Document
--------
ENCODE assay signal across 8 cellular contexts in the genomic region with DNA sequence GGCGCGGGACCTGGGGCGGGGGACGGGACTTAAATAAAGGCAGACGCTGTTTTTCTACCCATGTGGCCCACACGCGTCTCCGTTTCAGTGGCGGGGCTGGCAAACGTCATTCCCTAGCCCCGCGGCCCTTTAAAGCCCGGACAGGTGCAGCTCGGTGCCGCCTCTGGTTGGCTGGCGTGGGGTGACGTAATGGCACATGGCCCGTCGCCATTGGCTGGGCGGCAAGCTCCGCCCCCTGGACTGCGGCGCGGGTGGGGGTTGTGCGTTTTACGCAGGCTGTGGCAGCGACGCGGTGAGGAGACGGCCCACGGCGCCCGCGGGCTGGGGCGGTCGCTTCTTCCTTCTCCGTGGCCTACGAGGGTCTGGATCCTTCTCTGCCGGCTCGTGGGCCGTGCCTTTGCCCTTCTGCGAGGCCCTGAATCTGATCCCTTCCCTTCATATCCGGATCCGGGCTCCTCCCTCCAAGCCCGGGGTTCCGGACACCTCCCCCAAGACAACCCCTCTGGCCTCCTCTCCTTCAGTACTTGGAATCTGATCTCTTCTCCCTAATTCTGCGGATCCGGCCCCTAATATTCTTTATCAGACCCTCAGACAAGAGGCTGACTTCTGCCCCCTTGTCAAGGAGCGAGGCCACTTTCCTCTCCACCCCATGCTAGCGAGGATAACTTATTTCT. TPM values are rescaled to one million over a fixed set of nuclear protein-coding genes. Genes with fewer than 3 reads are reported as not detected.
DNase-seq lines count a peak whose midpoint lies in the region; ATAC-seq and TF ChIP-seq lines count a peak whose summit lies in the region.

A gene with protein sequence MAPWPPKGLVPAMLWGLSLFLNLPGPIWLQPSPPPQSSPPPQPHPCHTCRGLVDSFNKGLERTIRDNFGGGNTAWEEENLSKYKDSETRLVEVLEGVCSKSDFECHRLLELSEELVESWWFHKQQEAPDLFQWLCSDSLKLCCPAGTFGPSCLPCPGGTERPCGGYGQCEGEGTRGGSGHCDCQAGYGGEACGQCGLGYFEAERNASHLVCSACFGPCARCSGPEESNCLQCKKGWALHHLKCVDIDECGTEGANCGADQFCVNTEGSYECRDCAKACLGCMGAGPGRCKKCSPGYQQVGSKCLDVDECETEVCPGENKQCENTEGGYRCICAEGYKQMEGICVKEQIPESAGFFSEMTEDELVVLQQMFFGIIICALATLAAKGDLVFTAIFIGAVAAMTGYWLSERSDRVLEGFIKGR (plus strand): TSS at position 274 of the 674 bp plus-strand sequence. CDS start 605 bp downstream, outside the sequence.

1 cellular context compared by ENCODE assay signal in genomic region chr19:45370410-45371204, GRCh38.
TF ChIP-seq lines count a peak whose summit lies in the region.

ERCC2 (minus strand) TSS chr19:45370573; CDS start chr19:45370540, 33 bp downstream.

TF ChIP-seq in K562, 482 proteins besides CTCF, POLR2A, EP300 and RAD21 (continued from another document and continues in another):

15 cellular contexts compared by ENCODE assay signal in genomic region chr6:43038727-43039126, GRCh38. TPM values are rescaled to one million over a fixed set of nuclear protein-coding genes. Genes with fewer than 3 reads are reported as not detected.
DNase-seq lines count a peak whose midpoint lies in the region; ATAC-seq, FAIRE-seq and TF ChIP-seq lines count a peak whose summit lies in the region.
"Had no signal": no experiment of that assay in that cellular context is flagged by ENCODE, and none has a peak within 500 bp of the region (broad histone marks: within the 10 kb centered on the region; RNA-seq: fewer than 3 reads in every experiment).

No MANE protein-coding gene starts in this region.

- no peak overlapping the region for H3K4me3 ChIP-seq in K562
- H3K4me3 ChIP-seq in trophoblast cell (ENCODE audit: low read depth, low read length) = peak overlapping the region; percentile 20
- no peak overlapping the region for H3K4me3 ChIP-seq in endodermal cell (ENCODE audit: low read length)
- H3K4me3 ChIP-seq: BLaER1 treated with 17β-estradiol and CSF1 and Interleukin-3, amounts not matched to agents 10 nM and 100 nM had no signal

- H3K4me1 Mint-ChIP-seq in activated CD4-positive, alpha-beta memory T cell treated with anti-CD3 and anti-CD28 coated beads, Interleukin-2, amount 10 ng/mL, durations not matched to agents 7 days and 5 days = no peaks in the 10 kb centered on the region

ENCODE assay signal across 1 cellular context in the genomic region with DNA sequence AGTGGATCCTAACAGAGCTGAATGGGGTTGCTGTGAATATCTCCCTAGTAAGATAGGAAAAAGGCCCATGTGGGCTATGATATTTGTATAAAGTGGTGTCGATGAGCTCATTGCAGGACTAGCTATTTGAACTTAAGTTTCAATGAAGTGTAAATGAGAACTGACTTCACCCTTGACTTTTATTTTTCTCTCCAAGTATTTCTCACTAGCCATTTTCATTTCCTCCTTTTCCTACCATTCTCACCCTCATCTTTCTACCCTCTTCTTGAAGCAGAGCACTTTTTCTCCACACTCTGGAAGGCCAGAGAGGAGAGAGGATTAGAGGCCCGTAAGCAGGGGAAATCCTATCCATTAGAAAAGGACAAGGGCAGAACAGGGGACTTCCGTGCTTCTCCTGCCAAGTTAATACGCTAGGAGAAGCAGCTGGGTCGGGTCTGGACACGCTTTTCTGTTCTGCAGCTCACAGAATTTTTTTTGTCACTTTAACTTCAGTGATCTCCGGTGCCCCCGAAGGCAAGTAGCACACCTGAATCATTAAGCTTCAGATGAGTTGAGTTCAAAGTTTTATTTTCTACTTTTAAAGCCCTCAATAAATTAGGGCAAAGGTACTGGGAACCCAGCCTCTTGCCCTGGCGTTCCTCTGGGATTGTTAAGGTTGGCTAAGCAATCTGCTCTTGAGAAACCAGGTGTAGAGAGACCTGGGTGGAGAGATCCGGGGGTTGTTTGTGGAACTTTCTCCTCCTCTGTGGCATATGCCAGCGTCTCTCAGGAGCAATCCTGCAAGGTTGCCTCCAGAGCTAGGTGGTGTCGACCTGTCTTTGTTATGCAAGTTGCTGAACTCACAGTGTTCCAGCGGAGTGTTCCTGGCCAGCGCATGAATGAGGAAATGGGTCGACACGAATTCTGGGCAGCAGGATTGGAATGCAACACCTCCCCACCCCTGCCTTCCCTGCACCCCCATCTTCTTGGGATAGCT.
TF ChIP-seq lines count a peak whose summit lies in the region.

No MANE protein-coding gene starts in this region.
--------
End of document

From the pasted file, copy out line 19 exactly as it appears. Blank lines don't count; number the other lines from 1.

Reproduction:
No MANE protein-coding gene starts in this region.